Author photos taken by Robert Abrams in Paris, France.



THE STORY BEHIND THE STORY - Rebecca Buckley's Blog
Welcome to my blog. Here I'll talk about almost anything. Depends on the mood of the day. I'll also talk about publishing, writing techniques, and editing ... subjects close to my heart. So today, anytime you feel like it, feel free to jump in ... click on the COMMENTS link at the end of a post and give your opinion. If you sign in "anonymous" to comment, it's easier, just be sure you say who you are in the content of your comment.

Wednesday, January 19, 2011

FAT TO MUSCLE

Reading "The Fat-To-Muscle Diet - Boost Your Metabolism for Permanent Weight Loss" by Victoria Zak, Cris Carlin, M.S., R.D., and Peter D. Vash, M.D., M.P.H. Published in 1987 by G. P. Putnam's Sons, New York.

So far this appears to be the most logical and doable program I've run across. Makes the most sense. Reducing fat intake and increasing metabolism alone would usually do the trick if you can do it, but I've been searching for a complete new way to approach aging and weight gain.

And believe me, I've got all the books ... Atkins, Southbeach, Fit for Life, etc etc ... an entire shelf of them. This one gives you three meals a day (breakfast, lunch, dinner), broken down into five components: starch, fruit, dairy, vegetable, protein . . . and gives you lists of foods that fit into those categories. You choose and create. If you snack you take something from the lunch or dinner groups, but you don't duplicate them, it's one or the other.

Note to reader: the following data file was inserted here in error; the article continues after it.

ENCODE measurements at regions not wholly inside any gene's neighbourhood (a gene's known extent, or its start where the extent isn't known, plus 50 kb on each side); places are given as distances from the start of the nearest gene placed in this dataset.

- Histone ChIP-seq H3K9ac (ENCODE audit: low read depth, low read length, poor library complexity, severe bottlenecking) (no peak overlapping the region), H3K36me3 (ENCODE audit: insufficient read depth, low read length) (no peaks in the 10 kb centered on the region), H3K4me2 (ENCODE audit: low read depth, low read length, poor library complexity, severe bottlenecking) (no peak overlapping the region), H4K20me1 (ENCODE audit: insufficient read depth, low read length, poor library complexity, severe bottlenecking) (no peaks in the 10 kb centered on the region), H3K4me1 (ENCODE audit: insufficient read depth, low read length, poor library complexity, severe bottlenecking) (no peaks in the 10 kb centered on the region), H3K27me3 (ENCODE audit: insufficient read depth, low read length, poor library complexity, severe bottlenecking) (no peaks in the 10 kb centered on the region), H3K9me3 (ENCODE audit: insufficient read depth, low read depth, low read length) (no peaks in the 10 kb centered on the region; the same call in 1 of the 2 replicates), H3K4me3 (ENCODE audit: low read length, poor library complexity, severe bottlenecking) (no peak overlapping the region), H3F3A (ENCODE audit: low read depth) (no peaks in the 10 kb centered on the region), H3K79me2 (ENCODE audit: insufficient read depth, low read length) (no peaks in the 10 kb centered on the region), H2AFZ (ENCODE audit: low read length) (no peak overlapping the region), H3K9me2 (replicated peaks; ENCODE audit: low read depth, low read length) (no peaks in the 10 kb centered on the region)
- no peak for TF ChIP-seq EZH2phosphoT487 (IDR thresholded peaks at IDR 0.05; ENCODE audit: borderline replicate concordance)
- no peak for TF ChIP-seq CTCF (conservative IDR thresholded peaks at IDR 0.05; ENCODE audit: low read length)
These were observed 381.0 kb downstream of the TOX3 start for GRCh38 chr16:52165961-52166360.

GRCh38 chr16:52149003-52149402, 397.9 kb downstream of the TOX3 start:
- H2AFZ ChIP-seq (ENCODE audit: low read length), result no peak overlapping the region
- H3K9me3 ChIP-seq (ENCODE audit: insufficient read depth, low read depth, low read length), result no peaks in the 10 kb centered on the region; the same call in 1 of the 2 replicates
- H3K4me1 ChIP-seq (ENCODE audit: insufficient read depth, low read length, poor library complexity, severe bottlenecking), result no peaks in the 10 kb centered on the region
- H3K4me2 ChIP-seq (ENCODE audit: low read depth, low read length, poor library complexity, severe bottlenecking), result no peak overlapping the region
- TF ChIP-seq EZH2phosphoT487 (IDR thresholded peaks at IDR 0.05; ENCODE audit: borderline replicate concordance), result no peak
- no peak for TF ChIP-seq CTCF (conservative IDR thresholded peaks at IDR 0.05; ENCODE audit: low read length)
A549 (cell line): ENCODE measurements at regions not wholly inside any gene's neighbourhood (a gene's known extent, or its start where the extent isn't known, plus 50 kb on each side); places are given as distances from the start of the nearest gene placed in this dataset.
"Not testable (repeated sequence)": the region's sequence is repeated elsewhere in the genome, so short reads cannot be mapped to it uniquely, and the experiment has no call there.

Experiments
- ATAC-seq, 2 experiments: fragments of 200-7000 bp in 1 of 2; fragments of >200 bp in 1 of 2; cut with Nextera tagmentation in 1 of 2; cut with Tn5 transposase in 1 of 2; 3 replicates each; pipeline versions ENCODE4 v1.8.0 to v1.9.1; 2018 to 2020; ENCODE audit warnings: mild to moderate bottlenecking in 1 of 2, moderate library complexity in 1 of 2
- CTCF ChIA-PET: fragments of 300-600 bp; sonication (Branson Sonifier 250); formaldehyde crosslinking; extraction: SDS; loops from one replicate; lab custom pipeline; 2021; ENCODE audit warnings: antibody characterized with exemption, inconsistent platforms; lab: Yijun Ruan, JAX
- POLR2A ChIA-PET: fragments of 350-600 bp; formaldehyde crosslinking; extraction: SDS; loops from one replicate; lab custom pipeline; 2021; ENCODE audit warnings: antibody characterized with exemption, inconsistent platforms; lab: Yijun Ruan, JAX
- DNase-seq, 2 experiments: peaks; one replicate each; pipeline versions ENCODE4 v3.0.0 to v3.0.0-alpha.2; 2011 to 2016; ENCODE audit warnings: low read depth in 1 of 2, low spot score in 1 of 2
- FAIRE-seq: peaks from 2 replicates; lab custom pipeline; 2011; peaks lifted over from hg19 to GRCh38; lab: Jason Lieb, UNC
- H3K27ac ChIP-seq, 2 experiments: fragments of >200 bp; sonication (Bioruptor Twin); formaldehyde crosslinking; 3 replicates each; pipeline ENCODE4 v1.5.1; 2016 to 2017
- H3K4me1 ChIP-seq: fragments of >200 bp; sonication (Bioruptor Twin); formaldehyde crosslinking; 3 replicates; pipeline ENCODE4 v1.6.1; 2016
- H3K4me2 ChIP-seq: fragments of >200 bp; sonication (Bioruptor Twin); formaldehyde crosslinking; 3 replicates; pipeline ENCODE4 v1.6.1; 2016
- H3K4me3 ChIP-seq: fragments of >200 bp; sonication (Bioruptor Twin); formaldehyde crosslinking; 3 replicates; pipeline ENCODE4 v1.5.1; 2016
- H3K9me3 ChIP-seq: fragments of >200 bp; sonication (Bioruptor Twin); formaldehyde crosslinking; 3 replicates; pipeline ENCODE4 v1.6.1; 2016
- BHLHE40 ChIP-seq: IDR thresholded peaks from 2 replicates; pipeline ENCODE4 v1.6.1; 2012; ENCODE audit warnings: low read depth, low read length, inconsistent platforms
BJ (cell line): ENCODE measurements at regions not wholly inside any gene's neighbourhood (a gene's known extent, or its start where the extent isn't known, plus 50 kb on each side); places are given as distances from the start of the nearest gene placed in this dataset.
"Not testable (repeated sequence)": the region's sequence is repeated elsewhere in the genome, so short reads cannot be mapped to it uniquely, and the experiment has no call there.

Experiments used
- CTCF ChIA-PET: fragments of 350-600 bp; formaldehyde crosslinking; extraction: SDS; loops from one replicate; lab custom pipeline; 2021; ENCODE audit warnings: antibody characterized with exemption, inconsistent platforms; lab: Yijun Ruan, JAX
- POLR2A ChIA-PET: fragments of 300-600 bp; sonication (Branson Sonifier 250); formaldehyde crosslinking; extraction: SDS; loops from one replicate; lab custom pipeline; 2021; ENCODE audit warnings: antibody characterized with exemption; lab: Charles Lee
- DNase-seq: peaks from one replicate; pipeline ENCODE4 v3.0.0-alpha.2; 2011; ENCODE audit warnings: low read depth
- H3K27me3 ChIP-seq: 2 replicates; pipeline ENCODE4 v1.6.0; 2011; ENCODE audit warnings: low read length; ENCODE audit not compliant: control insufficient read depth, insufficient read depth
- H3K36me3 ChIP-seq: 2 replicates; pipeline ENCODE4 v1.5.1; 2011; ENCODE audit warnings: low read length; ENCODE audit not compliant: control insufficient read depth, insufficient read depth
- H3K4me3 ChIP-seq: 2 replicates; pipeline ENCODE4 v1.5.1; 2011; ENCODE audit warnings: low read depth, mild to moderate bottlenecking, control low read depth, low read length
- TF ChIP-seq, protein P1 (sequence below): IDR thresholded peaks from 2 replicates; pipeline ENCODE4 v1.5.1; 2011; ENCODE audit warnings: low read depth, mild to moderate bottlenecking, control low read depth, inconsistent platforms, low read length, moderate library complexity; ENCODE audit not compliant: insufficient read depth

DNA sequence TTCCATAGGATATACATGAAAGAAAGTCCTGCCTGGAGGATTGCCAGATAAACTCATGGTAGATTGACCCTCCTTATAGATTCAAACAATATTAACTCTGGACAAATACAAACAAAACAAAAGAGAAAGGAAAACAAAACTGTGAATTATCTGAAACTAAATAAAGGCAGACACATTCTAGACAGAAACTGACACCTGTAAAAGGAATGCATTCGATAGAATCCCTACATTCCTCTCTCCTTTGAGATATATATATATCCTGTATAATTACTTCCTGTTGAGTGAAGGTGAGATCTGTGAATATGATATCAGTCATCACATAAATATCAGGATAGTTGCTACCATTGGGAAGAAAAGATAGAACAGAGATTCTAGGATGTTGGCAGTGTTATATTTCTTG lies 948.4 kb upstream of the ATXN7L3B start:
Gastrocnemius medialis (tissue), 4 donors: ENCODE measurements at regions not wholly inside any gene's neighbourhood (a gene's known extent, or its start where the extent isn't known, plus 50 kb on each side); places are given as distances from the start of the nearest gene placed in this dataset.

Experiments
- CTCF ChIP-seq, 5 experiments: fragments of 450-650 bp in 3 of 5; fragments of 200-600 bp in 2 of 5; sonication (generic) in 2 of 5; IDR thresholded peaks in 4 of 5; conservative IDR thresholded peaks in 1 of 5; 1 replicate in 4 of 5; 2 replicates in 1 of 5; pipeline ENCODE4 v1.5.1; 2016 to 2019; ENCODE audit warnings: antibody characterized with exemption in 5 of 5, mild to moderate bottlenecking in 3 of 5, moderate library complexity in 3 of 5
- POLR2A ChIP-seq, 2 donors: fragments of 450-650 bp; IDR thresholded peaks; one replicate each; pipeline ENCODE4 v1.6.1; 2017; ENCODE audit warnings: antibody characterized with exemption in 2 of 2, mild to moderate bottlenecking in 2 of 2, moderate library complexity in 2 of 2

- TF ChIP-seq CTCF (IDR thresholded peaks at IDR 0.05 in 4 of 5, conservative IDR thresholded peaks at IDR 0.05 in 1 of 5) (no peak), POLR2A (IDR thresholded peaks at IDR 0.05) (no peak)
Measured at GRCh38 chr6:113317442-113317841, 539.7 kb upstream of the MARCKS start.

This along with exercise of course, it goes without saying. Doesn't work without exercise and drinking lots of water. Simple, simple, simple. Couldn't get any simpler. No fats at all for the first couple of weeks while you're acclimating to the change in your diet. After that you add a tad of fat to the mix. But at a minimum.

Something in the book that jumped out at me ... when you eat sweets and fats, each makes you crave the other till your diet is eventually made up mostly of the two. And I can attest to that as being factual. I've watched what I've been eating and it is so true. One breeds the other until they take over your food intake.

One thing I must do, though, is cultivate a taste for yogurt. Up to now I've never cared for the stuff. But I see it can be a substitute for fats in cooking. It works as a substitute for sour cream on vegetables along with spices although I don't like sour cream anyway, my downfall is butter). And you can use yogurt on baked potato, or as a mix for macaroni salads.

You can eat pasta, by the way, that's one of your starches - 1/2 cup at lunch and dinner. That appeals to me. Served with a half cup of chopped, seasoned, canned tomatoes or fresh tomatoes . . . perfect! I can do that, I do it already. Just need to make a change in proportions, evidently 2 or more cups at a sitting just doesn't hack it. Proportions are very important, I'm seeing. No overeating allowed.

Instead of mayonaise on tuna, use a dash of mustard and a spoon of yogurt with seasonings.